Yes. That's my biggest thing about podcasts is me reading the transcript. You have an hour podcast. I don't have an hour. I can read your transcripts in maybe 10 minutes and be done with. But to be fair, I read everything all day long. So I probably read faster than a normal person.
Mm-hmm. We've talked about a lot today and you've been really generous with giving us specifics to think about. We've talked a little bit about tools.
I do want to speak about there are a lot of tools out there to help the small business owner make all of this a lot easier. The other thing that I love that you're doing is you're making it OK to ask questions.
I could ask you, what does it mean to be deaf-blind? Because I am not and I've never experienced that before. I feel like you're just very open and you're here, like “You know what, ask me the questions, go ahead and ask me the uncomfortable questions.”
I feel like that's what you're here for and you do such a beautiful job with that. So I just wanted to say thank you for letting me ask you these questions.
Yeah, thank you. I mean, I feel like I've come across plenty of comments, dumb questions from growing up.
But these are really stupid questions. Like how can deaf people drive? We have eyes, we can see. I'm gonna say that I think that deaf people drive better than hearing people, just pointing that out. But when it comes to what state is the better driver, that's a whole ‘nother issue.
I think the biggest thing for me was because I've encountered a lot of those types of questions that felt like when you're coming from a business perspective, a lot of the questions are very genuine. They're just like, “I don't know any better. I want you to teach me.“
And I'm more than happy to because one of the things I've talked with my friends about is I am so fascinated by culture. Like other cultures. I am into the Jewish matchmaking, Indian matchmaking, all the reality shows that share the rich side of things.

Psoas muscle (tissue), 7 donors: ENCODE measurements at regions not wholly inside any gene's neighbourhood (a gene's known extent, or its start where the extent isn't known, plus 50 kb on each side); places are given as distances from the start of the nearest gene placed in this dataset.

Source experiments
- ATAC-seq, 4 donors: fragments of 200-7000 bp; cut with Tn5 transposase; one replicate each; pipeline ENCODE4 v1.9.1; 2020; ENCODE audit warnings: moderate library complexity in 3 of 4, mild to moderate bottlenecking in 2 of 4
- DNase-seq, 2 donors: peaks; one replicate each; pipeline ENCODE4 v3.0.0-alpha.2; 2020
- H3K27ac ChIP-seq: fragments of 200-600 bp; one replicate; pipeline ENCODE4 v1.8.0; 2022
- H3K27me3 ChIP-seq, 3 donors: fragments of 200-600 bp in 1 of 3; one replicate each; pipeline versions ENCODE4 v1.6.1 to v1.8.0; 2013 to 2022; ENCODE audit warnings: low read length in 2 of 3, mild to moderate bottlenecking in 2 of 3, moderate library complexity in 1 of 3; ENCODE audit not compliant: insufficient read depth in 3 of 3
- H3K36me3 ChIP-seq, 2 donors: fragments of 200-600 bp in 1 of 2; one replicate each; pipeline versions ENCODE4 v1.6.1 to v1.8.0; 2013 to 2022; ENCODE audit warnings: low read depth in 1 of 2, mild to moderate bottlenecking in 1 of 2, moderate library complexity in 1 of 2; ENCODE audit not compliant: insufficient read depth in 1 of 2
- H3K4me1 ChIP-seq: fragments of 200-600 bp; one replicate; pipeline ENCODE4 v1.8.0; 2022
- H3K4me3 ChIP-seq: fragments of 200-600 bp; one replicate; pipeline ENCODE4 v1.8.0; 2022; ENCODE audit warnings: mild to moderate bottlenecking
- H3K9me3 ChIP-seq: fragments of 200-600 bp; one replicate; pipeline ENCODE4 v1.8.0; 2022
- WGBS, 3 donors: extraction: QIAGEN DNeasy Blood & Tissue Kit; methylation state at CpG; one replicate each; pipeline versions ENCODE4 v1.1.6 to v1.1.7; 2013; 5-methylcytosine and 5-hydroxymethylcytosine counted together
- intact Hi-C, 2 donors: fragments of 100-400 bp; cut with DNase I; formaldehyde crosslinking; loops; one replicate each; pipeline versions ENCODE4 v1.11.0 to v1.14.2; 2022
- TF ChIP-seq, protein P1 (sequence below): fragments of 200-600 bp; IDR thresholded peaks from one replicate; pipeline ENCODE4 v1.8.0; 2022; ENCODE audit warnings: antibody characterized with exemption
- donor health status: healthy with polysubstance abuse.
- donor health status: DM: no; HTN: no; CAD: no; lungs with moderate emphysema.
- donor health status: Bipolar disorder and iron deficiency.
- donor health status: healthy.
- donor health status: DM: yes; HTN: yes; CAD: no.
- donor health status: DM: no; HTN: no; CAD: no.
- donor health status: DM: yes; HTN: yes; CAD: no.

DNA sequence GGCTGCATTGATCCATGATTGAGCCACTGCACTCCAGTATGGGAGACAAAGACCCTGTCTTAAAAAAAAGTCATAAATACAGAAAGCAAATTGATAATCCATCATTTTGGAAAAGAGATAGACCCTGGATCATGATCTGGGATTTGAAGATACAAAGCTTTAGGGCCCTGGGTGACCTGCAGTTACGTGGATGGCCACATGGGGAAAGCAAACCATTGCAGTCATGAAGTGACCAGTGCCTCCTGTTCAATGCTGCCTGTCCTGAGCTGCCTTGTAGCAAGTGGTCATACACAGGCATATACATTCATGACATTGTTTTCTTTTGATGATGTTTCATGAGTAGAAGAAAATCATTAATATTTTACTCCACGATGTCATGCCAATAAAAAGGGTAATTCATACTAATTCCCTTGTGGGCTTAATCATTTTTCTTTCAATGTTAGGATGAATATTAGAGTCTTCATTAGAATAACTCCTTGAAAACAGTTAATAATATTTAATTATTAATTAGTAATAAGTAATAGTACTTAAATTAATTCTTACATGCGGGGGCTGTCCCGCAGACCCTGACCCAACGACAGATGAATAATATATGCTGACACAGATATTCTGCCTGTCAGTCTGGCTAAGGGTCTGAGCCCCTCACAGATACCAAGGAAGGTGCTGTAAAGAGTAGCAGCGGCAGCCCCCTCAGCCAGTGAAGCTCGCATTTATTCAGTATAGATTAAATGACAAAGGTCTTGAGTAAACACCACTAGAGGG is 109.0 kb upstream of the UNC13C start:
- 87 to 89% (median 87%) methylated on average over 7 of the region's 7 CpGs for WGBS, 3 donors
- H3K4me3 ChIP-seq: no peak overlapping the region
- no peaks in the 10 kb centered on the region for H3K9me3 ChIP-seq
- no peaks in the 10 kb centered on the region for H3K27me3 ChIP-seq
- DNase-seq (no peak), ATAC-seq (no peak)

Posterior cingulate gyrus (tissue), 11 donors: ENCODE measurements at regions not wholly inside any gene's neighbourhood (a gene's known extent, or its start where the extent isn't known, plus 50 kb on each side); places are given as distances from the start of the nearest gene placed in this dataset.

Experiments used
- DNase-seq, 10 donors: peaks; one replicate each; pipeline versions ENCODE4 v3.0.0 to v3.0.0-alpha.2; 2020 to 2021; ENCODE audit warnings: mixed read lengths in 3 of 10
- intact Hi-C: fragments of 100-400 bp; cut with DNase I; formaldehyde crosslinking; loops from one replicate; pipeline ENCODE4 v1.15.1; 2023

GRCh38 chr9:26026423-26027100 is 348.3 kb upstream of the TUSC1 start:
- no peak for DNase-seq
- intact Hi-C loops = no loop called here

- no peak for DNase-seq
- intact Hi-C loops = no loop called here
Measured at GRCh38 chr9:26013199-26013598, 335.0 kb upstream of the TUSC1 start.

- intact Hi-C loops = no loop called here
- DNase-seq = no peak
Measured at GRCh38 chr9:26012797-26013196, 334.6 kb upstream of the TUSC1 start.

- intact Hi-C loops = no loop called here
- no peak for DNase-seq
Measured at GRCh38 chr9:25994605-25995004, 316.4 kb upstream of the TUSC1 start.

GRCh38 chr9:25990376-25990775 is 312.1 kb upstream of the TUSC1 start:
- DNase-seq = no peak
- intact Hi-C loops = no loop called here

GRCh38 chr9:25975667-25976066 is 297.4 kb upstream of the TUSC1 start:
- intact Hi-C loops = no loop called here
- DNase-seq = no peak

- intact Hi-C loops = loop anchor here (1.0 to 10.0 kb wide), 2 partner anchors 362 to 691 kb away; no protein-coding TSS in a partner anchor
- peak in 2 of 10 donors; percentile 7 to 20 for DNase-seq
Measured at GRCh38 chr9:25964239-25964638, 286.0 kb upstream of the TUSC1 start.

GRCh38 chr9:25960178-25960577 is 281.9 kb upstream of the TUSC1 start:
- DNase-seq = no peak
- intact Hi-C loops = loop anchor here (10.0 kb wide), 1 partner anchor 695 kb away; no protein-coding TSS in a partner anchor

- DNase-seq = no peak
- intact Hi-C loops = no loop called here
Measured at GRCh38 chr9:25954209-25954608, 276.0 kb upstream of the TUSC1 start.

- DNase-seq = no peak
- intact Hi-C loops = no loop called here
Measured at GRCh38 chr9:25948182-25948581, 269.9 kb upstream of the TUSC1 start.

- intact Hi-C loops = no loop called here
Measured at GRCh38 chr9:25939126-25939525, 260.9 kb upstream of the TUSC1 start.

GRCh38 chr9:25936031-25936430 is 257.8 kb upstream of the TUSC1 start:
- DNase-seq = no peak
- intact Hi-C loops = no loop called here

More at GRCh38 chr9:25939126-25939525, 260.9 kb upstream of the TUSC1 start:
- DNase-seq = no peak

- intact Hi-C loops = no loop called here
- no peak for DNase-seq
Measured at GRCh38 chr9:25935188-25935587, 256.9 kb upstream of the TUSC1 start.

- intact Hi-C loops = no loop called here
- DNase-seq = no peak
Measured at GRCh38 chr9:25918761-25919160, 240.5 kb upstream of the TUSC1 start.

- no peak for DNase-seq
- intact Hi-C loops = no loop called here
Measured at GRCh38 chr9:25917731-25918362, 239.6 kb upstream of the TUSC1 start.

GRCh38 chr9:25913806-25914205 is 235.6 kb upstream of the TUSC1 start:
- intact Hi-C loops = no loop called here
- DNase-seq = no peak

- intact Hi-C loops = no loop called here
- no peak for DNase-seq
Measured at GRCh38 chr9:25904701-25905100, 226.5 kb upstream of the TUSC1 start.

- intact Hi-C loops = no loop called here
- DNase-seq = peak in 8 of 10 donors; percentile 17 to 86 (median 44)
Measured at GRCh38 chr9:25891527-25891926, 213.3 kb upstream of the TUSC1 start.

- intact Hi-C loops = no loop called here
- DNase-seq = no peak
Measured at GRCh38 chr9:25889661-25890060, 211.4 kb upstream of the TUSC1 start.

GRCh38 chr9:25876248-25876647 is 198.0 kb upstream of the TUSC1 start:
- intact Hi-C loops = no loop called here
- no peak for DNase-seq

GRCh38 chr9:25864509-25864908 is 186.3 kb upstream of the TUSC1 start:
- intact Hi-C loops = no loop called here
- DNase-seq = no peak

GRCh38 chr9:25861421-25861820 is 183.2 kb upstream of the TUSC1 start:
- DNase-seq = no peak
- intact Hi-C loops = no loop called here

I'm so fascinated by it. Because I feel like I don't really necessarily have a culture. I have Deaf culture, but that's really it. I don't really have a religion. I am not religious at all, but I'm just so fascinated by it that I wanna learn and I wanna ask people questions.
And I'm really just genuine, try to be genuine. I just wanna learn how you have this mindset, how you are this way. And to me, I want that to be reciprocated. So if people have questions about me, even if it's personal or about deaf culture or about being deaf-blind, I need to be open about it.
Yeah, I think you're doing a beautiful job. Can you talk a little bit about the social media accessibility scorecard that people can grab from you, which I will put the link to this in the show notes, but this is a gem that I think people should download.
Thank you. So this social media scorecard is so easy, it's a quick win. You can literally go through it and just check it, check what you are doing.
If you're not doing something, there's some instructions on how to do something. You can probably find some of my information on Instagram. And it's to me, it's one of those super easy wins that you can get with being accessible.
And you've also given us so many wins that we can do today. And I'm sure there's so much more that we can dive into once we get into your world. How can people find you? I know you're on Instagram and LinkedIn. What's your Instagram handle?
They can find me on Instagram, yeah. LinkedIn, my website, my Instagram handle, Mabely M-A-B-E-L-Y underscore Q, and you can find me there. You can reach out to me through email. Whichever way is your preferred way of reaching out to me, I'm always happy to connect.
Thank you, Erin. I just wanna say, I've enjoyed meeting you in person. I loved reconnecting here. And I think that I have a lot to do in this realm. And it's something, I'm hoping that listeners can just make one small change and not stress themselves out.
Like, “Oh, I've been screwing up. I screwed the whole thing up. I need to go back and redo everything.” If people can just take the one big thing that you said was start where you are right now, make small changes and build on them every day.
I think that that's all we can really expect of ourselves right now. So I just want to say thank you for being so open and making this so much easier than it might feel otherwise.
Thank you for having me. You asked some really great questions.
Yay, gold star for me. I love a good gold star. All right, come back next time when we're going to be having more conversations about how to make our content easier for us to make and better for our audience to consume. We'll see you next time. Bye.